On 12 Feb 2011, at 14:06, Ralph Castain wrote:
> Have you searched the email archive and/or web for openmpi and Amazon cloud? Others have previously worked through many of these problems for that environment - might be worth a look to see if someone already solved this, or at least a contact point for someone who is already running in that environment.
I've run Open MPI on Amazon ec2 for over a year and never experienced any problems like the original poster describes.
> IIRC, there are some unique problems with running on that platform.
None that I'm aware of.
EC2 really is no different from any other environment I've used, either real or virtual, a simple download, ./configure, make and make install has always resulted in a working OpenMPI assuming a shared install location and home directory (for launching applications from).
When I'm using EC2 I tend to re-name machines into something that is easier to follow, typically "cloud[0-15].ec2" assuming I am running 16 machines, I change the hostname of each host and then write a /etc/hosts file to convert from hostname to internal IP address. I them export /home from cloud0.ec2 to all the other nodes and configure OpenMPI with --prefix=/home/ashley/install so that the code is installed everywhere.
For EC2 Instances I commonly use Fedora but have also used Ubuntu and Solaris, all have been fundamentally similar.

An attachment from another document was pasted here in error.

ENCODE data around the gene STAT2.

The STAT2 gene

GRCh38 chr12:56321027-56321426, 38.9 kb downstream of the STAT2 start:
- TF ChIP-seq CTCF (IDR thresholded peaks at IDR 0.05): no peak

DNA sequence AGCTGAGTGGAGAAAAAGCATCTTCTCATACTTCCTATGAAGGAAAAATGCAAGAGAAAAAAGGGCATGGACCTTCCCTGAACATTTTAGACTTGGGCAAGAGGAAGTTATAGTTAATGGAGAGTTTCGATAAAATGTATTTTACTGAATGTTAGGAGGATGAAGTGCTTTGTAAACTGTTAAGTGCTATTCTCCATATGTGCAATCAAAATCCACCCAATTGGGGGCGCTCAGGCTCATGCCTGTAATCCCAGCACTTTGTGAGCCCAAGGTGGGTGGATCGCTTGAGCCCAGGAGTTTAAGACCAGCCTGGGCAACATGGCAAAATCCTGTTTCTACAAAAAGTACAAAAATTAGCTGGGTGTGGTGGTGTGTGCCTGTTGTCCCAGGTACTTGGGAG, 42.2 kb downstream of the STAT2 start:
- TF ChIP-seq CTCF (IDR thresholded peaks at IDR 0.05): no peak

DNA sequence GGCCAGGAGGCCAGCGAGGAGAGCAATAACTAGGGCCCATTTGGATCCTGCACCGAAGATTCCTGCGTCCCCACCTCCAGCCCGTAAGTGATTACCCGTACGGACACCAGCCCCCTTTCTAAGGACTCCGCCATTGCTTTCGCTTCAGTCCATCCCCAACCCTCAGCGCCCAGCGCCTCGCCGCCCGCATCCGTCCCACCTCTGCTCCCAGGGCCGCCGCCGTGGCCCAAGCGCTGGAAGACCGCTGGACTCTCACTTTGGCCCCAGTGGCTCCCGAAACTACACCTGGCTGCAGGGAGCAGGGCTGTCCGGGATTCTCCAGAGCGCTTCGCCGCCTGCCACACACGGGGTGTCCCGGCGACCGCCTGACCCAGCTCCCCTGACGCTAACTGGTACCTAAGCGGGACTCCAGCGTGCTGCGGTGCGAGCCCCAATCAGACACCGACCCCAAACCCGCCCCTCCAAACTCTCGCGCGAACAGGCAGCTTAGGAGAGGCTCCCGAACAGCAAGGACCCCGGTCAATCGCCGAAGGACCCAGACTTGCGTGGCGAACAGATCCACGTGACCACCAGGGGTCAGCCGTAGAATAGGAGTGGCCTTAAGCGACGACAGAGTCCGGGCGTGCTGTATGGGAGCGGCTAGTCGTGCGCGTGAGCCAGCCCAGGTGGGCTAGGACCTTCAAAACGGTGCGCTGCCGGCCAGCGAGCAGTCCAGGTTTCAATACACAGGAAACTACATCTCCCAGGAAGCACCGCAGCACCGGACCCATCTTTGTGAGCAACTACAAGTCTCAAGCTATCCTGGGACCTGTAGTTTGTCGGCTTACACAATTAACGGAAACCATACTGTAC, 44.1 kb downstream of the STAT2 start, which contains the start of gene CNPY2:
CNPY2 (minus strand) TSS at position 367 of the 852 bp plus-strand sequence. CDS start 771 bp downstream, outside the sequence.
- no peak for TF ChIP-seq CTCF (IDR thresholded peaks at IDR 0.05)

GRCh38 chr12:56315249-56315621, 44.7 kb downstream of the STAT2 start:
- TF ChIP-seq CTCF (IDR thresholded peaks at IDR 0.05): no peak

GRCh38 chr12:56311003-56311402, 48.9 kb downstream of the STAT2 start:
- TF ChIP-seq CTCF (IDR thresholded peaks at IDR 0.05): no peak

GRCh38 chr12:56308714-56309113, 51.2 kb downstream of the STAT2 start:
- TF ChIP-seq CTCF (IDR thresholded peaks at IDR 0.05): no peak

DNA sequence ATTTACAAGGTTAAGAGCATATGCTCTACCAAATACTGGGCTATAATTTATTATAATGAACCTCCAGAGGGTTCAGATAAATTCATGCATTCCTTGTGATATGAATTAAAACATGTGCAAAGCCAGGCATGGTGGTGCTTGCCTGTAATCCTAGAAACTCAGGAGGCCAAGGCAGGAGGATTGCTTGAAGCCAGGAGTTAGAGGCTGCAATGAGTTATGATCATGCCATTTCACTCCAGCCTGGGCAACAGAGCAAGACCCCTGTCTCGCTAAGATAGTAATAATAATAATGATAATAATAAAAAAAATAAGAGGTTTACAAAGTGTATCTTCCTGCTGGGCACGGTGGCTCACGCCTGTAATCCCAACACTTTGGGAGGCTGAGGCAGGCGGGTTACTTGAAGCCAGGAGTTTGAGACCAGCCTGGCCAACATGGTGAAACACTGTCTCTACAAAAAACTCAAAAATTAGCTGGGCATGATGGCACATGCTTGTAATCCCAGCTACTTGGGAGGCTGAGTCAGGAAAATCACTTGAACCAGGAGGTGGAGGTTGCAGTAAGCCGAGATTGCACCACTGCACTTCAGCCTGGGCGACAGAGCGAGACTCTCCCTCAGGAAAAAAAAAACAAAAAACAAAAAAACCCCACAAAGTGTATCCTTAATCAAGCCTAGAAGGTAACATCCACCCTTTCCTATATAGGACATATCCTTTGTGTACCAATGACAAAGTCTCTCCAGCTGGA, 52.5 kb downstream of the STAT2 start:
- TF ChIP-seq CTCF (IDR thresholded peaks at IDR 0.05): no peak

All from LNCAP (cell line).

My other tip for using EC2 would be to use a persistent "home" folder by renting a disk partition and attaching it to the first instance you boot in a session. You pay for this by Gb/Month, I was able to use a 5Gb device which I mounted at /home in cloud0.ec2 and NFS exported to the other instances, again at /home. You'll need to add "ForwardAgent yes" to your personal .ssh/config to allow you to hop around inside the virtual cluster without entering a password. The persistent devices are called "Volumes" in EC2 speak, there is no need to create snapshots unless you want to share your volume with other people.
Ps, I would recommend reading up on sudo and su, "sudo su" is not a command you should be typing.
Ashley Pittman, Bath, UK.
Padb - A parallel job inspection tool for cluster computing